Who wears short shorts -- just about anyplace? Lindsay, Nicole, Mischa, Paris and Nicky started the trend last summer, and it has since spread to the runways, the red carpet, even the office. Blame Kristen Johnson and her shorts company Johnson, a favorite with the paparazzi-trailed pack. In just one year, the designer's line has gone from being sold in three stores to 500, from being backed by her boyfriend to having a business partner.
Forget denim cutoffs and Gap circa 1986 khaki Bermudas. This summer, it's all about tailored shorts, city shorts, dressed-up shorts. Whatever you call them, they are not for the beach. And what makes Johnson's shorts so special is that they are made from vintage silk, cotton, wool plaid and houndstooth, with a loose fit and a low waistband modeled after men's trousers. The legs are cuffed and fastened with one-of-a-kind buttons. She has four basic styles that sell for $120 to $500: short shorts (the Millicent), mid-thigh (the Gertrude), Bermuda length (the Esther) and bloomer (the Louise). For fall, she's also offering printed Capri leggings, unitards and tights to wear underneath. The timing couldn't be better with all the layering in designer collections.
Johnson, 29, who has a mass of curly hair and, not surprisingly, a great pair of legs, has been obsessed with shorts since she was a kid growing up in San Diego.
In high school, she was that girl who wore dolphin shorts, and Levi's cut off and hemmed. She started collecting vintage pieces in polka dot prints or corduroy. "But they were always too short and too high-waisted," she said earlier this week at her downtown studio, which is decorated with a porcelain deer statue, a 1960s rooster wall piece and other thrift store finds. "I thought they would have been cuter if they had been more like men's trousers, hanging on the hips."
So, she started making her own about two years ago. A stylist friend borrowed a pair for a shoot with Hilary Duff, who was photographed in the shorts for the cover of Blender magazine. When the job was over, she didn't want to give them up.
Johnson started taking her samples around to stores.
"The feedback was pretty good. But there were those who said, 'Where's the rest of the collection?'"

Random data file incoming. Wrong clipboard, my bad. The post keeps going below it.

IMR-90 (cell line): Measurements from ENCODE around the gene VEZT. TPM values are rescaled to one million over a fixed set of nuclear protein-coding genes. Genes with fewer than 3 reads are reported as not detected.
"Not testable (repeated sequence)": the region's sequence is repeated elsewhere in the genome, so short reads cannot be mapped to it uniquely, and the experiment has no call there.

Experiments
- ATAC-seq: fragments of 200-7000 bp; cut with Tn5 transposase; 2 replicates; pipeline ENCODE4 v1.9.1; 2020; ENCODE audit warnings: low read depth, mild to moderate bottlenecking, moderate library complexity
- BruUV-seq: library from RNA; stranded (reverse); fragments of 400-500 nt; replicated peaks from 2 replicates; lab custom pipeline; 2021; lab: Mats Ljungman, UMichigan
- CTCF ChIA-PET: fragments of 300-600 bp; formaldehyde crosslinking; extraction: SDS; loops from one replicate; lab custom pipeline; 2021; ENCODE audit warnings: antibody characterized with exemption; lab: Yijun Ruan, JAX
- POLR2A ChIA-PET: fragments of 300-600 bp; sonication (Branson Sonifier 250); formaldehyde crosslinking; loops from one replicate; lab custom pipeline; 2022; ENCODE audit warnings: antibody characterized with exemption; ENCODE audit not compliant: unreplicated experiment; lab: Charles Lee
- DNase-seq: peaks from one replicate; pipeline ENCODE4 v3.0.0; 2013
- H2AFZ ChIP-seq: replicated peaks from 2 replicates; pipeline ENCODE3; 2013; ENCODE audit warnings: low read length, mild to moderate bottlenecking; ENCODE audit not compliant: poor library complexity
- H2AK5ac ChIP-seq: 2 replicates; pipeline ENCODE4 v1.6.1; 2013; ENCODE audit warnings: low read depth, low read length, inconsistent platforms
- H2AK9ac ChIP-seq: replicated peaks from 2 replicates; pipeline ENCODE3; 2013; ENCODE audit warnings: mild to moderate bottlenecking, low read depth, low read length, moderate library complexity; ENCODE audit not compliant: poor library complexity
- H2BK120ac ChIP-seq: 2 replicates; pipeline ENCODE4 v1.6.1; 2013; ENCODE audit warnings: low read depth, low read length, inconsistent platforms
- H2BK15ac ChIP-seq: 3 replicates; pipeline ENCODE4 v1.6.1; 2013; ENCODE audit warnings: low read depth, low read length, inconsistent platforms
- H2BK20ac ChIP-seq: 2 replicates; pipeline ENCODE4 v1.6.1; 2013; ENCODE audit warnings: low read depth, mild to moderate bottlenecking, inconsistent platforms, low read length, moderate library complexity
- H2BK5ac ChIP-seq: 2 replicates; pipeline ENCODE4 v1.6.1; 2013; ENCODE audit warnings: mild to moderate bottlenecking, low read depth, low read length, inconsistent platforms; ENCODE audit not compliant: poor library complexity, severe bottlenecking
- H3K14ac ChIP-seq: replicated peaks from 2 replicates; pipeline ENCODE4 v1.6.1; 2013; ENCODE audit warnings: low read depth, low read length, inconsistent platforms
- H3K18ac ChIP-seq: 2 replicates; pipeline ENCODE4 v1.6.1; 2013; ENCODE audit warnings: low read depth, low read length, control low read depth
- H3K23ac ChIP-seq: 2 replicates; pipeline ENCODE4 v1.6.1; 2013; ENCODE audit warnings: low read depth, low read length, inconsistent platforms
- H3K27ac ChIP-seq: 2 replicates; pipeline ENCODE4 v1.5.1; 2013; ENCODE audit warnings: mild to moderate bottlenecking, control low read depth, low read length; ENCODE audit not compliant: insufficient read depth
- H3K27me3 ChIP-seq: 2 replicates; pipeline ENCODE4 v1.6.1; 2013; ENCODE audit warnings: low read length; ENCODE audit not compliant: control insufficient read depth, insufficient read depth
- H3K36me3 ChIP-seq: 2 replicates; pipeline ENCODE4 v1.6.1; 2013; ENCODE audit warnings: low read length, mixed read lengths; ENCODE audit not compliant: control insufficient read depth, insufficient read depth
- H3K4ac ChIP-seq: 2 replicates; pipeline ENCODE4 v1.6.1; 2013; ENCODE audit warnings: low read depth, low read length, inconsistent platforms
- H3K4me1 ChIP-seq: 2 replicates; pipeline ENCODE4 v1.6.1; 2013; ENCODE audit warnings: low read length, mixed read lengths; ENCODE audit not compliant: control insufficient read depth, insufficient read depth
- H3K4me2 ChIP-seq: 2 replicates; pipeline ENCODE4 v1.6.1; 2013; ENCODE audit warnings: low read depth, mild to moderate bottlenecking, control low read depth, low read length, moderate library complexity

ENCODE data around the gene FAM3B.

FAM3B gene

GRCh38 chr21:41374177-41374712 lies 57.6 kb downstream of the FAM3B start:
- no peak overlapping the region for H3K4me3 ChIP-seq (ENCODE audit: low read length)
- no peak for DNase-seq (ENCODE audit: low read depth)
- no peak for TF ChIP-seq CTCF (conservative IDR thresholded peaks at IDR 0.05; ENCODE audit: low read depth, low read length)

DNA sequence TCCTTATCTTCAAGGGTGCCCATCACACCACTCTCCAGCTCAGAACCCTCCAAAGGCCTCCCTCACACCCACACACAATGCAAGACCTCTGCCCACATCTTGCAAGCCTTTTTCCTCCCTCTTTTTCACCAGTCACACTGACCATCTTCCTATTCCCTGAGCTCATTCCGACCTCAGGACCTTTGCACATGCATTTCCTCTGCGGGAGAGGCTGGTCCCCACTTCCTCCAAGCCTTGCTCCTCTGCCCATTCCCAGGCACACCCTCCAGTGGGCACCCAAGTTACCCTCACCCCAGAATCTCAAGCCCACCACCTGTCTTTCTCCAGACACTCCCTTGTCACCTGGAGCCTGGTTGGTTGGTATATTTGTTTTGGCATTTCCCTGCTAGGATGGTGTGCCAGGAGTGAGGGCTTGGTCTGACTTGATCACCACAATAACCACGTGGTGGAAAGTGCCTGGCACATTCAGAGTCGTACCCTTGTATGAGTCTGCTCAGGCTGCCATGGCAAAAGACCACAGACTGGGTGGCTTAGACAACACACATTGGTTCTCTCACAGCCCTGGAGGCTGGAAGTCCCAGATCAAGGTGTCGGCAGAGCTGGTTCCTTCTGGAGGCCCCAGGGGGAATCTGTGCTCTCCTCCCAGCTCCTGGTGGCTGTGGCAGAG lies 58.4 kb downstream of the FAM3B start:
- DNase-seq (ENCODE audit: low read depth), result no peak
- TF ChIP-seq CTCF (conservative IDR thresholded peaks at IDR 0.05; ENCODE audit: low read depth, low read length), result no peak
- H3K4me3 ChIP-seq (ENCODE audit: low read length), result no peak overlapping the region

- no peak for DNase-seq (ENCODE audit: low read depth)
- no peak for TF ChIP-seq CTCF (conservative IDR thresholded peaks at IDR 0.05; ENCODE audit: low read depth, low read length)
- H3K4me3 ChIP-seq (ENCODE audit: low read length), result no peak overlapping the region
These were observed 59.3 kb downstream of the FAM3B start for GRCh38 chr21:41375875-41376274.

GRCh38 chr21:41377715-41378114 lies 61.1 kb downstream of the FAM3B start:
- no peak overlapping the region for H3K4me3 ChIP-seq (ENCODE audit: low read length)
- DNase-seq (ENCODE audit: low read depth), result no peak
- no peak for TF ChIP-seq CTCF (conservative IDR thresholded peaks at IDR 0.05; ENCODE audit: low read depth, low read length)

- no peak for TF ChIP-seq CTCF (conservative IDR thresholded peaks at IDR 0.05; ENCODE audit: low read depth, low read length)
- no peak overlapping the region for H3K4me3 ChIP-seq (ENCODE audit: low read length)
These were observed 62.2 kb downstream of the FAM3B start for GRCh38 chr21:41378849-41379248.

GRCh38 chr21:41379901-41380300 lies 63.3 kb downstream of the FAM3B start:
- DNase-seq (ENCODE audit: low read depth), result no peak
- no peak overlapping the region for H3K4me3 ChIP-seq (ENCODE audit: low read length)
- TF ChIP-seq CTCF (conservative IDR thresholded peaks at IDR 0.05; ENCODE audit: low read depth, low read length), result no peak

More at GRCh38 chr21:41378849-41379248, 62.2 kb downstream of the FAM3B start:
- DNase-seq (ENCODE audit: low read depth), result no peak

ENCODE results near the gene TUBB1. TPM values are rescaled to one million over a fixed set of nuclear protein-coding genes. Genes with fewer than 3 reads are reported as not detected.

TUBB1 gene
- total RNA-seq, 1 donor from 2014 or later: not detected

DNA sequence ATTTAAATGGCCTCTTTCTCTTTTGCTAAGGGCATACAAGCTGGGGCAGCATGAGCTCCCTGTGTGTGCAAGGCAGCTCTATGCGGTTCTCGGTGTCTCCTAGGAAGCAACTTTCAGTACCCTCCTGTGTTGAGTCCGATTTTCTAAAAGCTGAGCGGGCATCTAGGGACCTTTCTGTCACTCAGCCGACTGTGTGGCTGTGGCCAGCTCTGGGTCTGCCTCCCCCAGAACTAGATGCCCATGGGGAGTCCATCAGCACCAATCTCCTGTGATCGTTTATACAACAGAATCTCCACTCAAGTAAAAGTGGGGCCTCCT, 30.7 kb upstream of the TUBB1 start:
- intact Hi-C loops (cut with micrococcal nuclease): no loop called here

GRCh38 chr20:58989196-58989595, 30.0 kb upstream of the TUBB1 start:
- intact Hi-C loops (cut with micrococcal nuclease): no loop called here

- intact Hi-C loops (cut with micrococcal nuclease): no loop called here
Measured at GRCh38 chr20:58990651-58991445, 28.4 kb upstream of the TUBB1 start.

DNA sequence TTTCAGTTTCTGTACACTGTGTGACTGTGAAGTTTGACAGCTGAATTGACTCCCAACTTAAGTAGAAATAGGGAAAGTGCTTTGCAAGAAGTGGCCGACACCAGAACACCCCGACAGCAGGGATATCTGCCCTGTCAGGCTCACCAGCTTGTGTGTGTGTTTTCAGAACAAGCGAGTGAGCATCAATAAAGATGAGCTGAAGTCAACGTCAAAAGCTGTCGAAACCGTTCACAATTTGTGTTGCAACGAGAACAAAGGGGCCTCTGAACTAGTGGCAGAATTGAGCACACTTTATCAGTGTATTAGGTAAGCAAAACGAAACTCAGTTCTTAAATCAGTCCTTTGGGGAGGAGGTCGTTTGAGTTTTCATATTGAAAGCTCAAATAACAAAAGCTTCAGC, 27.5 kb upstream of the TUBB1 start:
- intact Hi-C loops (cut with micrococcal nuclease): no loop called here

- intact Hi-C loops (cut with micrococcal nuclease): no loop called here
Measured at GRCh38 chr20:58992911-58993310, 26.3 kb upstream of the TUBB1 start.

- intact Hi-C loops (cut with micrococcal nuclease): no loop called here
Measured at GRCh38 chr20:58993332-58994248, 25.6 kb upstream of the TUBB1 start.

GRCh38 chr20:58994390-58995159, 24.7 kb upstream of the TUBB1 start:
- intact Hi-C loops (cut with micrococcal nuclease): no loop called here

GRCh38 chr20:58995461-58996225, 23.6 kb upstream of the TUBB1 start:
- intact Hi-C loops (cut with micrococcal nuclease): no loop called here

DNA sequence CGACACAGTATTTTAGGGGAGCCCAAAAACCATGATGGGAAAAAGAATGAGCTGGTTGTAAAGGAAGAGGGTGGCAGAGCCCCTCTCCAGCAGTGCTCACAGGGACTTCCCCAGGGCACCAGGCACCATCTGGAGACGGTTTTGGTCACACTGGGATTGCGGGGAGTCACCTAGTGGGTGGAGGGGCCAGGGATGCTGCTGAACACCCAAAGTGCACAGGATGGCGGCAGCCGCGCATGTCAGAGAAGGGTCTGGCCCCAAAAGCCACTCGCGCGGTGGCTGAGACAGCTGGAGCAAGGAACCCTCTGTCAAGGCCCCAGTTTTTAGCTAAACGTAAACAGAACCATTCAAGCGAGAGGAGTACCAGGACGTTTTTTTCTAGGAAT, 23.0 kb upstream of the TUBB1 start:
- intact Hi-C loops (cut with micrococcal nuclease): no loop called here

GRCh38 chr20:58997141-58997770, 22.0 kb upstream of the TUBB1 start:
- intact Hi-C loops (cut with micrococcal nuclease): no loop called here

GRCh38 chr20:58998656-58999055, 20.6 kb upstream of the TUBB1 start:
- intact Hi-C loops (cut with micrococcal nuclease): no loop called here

Satine, the trendsetting 3rd Street boutique, was one of the first to place an order.
"They recalled the 1940s pin-up girl with a punk-rock edge," said Jeannie Lee, founder and co-owner of Satine. "Kristen was a pioneer in that she came out with shorts to be paired with tights in the winter time in lieu of jeans. In recent seasons, we have seen so many designers who have jumped on the shorts-for-all-seasons trend."
The shorts have even spawned a waiting list, Lee said. "The tailoring is impeccable -- slouchy without being frumpy. People are wearing them with a V-neck sweater layered over a button-down shirt. We also see girls wearing them with heels and a blazer on the red carpet."
Shorts scare the heck out of a lot of women, but Johnson says they shouldn't.
"They can be worn almost anywhere a short skirt can be worn," she said. "And, like jeans, they can be paired with almost anything." At her office, she is wearing a pair of Millicents in black and white pinstripes with a black twin set, white anklets and black ankle boots. Of course, she looks fabulous.
Johnson said her mother, who is 57, is a fan of wearing the longer shorts with T-shirts and sandals. "But she's a workout freak. I don't think someone over 70 should wear them. And in the office, they have to be the right length. Or you have to work somewhere artsy."
Planning ahead, Johnson intends to invest in a little more fabric and expand her line. Now that everyone from Banana Republic to Chanel is making shorts, she knows she has some serious competition.
"I feel so grateful," she said. "A lot of people in this business struggle. This is just right now, which is not to say tomorrow we aren't going to go under."
Sykes' divorcees know status items
Nearly every chick-lit book that has crossed my desk since "Bridget Jones's Diary" is tripe. One author even had the audacity to write about a newspaper reporter staying at the Ritz for Paris Fashion Week. (Yeah, sure.)
But Plum Sykes gets it right. Her second book, "The Debutante Divorcee" (Miramax Books, $23.95), is full of compelling fashion nuggets that give new meaning to status items. ("If she wore vintage, it had to be Ossie Clarke or Dior and she would fly to London especially to stock up on the best things at the Dover Street Market.")
Sykes' socialite characters don't obsess over run-of-the-mill Tiffany and Co. sterling silver ID bracelets, they obsess over a diamond necklace that belonged to the Duchess of Windsor, Smythson stationery with white engraving and Faberge cufflinks given to Czar Nicholas by his mother in 1907. They also obsess over divorce showers.